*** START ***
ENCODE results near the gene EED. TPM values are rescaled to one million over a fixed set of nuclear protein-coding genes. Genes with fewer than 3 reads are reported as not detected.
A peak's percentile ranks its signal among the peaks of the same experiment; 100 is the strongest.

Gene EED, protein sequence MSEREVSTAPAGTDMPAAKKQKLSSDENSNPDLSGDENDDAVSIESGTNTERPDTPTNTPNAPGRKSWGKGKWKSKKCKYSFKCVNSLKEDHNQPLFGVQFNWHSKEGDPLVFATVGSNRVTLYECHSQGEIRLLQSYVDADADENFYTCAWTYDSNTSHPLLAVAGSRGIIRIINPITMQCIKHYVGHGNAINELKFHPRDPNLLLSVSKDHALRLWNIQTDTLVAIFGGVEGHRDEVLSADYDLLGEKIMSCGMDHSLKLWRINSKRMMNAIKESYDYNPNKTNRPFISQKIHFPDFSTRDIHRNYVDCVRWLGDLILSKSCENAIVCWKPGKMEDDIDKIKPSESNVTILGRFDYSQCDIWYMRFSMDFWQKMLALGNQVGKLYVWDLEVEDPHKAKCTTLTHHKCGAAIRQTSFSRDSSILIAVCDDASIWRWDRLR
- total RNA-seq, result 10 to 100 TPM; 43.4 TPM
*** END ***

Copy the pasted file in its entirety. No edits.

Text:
ENCODE results near the gene EED. TPM values are rescaled to one million over a fixed set of nuclear protein-coding genes. Genes with fewer than 3 reads are reported as not detected.
A peak's percentile ranks its signal among the peaks of the same experiment; 100 is the strongest.

Gene EED, protein sequence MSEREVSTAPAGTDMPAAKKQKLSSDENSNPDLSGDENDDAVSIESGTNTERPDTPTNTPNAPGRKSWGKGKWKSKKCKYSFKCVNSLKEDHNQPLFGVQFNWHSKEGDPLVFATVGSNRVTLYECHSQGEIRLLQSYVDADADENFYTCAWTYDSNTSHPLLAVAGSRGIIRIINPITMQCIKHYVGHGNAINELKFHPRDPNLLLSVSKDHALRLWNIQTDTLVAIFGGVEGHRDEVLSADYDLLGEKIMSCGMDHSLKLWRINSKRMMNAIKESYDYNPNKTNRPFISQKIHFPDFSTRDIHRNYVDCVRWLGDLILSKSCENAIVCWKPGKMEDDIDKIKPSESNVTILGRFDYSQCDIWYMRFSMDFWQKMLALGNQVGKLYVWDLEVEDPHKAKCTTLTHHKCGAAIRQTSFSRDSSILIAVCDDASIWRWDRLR
- total RNA-seq, result 10 to 100 TPM; 43.4 TPM